An elderly woman named Maude had a window seat on a 747 jet that had just taken off from New York to fly to Rome. Maude had been saving for years to fulfil her dream to visit the Eternal City. It was her first time on an aircraft, and she was terrified. Even the presence of four bishops seated behind her didn’t help. With fear and trembling she finally opened her eyes just in time to see one of the plane’s four engines break loose from the wing and disappear into the clouds. “We’re going to die!” she cried out “We’re going to die!”

The air steward checked with the pilot who announced to the passengers that everything was under control, that they could fly back to New York and land safely with three engines. But Maude continued to scream out “We’re going to die!” The air steward went to her and said “Don’t worry, God is with us. We only have three engines, but look we have four bishops.” Maude replied, “I’d rather have four engines and three bishops.”1

In this story Maude’s seemingly irrational fears were realised when the aircraft malfunctioned, but how often do we find ourselves fearful over things which we cannot control? In today’s Gospel, Jesus tells us three times “Do not be afraid!” you are very precious to me.

God has counted every one of our hairs and Jesus is counting on us to declare ourselves for Him to those we meet here on earth. Our reward for this is that Jesus will declare Himself for us in the presence of His Father in heaven.

As our churches start to re-open for private prayer and we take the tentative steps towards meeting again as a Community many people will still be afraid of the Coronavirus. Institutions, businesses and Governments are concerned about a second wave or perhaps of being associated with another outbreak. This possibly includes the Church. How can we as a Church ensure that everyone feels they are worth more than hundreds of sparrows? How can we re-engage with those in society who feel that they have been left behind? How can we ensure that every life is valued from the womb to those deemed as vulnerable, and everyone in between?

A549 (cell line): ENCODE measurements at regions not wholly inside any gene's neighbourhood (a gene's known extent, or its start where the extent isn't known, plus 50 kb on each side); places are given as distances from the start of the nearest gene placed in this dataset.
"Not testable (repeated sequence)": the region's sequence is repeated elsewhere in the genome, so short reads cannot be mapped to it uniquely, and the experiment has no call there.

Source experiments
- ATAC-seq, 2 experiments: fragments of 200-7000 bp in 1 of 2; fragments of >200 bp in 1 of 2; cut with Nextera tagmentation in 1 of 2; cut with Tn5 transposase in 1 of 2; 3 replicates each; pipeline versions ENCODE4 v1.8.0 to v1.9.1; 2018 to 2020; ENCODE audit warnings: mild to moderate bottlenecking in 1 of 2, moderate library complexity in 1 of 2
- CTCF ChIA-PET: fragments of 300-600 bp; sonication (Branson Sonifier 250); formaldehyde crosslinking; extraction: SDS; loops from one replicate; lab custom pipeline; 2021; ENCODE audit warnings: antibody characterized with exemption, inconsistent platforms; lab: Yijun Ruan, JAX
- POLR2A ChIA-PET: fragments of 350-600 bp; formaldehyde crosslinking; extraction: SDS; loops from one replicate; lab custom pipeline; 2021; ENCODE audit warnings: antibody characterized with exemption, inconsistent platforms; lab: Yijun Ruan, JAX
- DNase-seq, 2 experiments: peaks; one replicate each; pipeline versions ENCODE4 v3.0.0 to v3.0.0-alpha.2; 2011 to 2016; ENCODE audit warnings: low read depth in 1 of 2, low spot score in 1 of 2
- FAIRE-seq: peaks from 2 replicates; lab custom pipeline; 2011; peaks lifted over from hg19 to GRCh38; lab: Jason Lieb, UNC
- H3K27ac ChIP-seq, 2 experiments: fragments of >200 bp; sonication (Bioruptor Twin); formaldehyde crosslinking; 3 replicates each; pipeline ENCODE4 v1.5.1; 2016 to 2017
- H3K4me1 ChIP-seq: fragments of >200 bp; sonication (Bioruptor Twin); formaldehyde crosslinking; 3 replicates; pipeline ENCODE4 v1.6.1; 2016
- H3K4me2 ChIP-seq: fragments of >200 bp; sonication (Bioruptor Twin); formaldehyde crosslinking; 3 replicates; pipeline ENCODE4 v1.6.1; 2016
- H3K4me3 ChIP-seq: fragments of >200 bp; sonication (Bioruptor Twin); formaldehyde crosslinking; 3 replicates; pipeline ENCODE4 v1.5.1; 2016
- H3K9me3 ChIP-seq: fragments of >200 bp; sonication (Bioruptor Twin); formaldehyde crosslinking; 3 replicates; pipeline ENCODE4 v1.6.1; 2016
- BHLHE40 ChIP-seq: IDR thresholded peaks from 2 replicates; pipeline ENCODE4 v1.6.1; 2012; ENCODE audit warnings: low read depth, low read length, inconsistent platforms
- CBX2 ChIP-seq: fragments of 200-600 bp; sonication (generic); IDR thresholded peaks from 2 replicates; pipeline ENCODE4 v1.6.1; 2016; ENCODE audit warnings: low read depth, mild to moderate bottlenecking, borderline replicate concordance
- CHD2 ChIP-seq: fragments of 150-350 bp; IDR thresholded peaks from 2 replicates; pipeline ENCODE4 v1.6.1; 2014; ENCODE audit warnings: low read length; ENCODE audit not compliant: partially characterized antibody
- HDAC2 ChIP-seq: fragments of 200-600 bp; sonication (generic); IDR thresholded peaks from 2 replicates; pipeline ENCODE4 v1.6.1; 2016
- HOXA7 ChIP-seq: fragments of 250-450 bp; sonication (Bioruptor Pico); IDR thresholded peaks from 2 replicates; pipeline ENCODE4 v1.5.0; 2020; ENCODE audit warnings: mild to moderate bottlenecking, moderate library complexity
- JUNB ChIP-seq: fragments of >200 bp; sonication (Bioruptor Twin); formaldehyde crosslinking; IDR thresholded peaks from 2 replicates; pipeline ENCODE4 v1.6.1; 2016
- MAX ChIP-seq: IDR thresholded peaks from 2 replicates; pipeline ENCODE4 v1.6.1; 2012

Have we asked God in our prayers what He wants us to do? How He wants us to re-invigorate our places of Worship and at the same time remember those who are unable to attend Services? The Mass online has been a lifeline for many, but it is not enough. There are still thousands of Catholics in this country with no access to the internet and so they have missed Mass during the lockdown. How can we as a Church reach out to them and ensure they do not feel abandoned? What can you do? What can I do?

Perhaps we can bring to people’s attention how they can access Mass. For those with access to the internet the choice is vast, we can tour the world looking for a Mass, and many who are here from other countries have taken advantage of this by visiting their original home Parishes. For those who don’t have access to the internet there is very little in the way of choice. If you find yourself in this position but have access to Sky TV, there is a live Mass on Sunday on BBC Scotland at 12:00 available on channel 876. Please share this information with anyone who may benefit from it.

Parishes need volunteers, they need them now to help the churches to open for private prayer and they will certainly need them when we are finally able to reopen for Mass. Don’t leave it to other people, if you are able to volunteer, please step forward.

In the first reading today Jeremiah describes the burning in his heart: to tell people about God, he is voicing his fears about those who have laughed at him, those who denounce him, those just waiting for him to make a mistake so that they can pounce. Then he remembers who he is prophet for; that God is with him every step of the way; God gives him strength. It is his opponents who will stumble and be scrutinised for their own errors. Jeremiah sings praise to God for he delivers on his promises.